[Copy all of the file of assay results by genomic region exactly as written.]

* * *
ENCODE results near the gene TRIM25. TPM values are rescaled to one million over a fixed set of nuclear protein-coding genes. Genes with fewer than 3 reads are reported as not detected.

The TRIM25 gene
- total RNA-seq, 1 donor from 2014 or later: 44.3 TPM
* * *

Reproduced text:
ENCODE results near the gene TRIM25. TPM values are rescaled to one million over a fixed set of nuclear protein-coding genes. Genes with fewer than 3 reads are reported as not detected.

The TRIM25 gene
- total RNA-seq, 1 donor from 2014 or later: 44.3 TPM